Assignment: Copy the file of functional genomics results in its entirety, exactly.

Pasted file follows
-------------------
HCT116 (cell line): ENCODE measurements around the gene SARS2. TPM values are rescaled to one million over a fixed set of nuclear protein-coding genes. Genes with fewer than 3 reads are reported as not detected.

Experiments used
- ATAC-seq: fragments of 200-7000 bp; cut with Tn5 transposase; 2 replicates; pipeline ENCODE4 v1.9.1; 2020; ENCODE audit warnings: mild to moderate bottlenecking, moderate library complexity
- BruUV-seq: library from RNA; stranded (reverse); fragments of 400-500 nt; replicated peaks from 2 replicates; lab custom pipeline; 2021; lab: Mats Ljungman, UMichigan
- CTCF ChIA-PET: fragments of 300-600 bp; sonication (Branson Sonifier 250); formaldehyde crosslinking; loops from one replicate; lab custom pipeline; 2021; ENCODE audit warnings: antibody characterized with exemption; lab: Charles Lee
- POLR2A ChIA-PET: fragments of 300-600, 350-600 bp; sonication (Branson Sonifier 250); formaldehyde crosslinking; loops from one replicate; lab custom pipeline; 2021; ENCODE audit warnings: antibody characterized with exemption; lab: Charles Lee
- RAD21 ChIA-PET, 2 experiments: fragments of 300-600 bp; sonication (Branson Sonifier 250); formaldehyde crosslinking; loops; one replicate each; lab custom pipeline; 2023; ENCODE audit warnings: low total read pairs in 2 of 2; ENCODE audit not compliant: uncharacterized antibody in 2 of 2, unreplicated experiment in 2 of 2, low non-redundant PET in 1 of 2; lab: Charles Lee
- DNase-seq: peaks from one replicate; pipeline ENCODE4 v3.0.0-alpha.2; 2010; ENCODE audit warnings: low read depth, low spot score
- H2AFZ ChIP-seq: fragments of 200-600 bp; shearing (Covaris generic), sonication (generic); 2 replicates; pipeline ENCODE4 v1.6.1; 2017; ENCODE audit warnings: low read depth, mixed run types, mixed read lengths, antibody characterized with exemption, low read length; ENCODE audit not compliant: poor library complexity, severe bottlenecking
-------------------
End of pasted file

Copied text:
HCT116 (cell line): ENCODE measurements around the gene SARS2. TPM values are rescaled to one million over a fixed set of nuclear protein-coding genes. Genes with fewer than 3 reads are reported as not detected.

Experiments used
- ATAC-seq: fragments of 200-7000 bp; cut with Tn5 transposase; 2 replicates; pipeline ENCODE4 v1.9.1; 2020; ENCODE audit warnings: mild to moderate bottlenecking, moderate library complexity
- BruUV-seq: library from RNA; stranded (reverse); fragments of 400-500 nt; replicated peaks from 2 replicates; lab custom pipeline; 2021; lab: Mats Ljungman, UMichigan
- CTCF ChIA-PET: fragments of 300-600 bp; sonication (Branson Sonifier 250); formaldehyde crosslinking; loops from one replicate; lab custom pipeline; 2021; ENCODE audit warnings: antibody characterized with exemption; lab: Charles Lee
- POLR2A ChIA-PET: fragments of 300-600, 350-600 bp; sonication (Branson Sonifier 250); formaldehyde crosslinking; loops from one replicate; lab custom pipeline; 2021; ENCODE audit warnings: antibody characterized with exemption; lab: Charles Lee
- RAD21 ChIA-PET, 2 experiments: fragments of 300-600 bp; sonication (Branson Sonifier 250); formaldehyde crosslinking; loops; one replicate each; lab custom pipeline; 2023; ENCODE audit warnings: low total read pairs in 2 of 2; ENCODE audit not compliant: uncharacterized antibody in 2 of 2, unreplicated experiment in 2 of 2, low non-redundant PET in 1 of 2; lab: Charles Lee
- DNase-seq: peaks from one replicate; pipeline ENCODE4 v3.0.0-alpha.2; 2010; ENCODE audit warnings: low read depth, low spot score
- H2AFZ ChIP-seq: fragments of 200-600 bp; shearing (Covaris generic), sonication (generic); 2 replicates; pipeline ENCODE4 v1.6.1; 2017; ENCODE audit warnings: low read depth, mixed run types, mixed read lengths, antibody characterized with exemption, low read length; ENCODE audit not compliant: poor library complexity, severe bottlenecking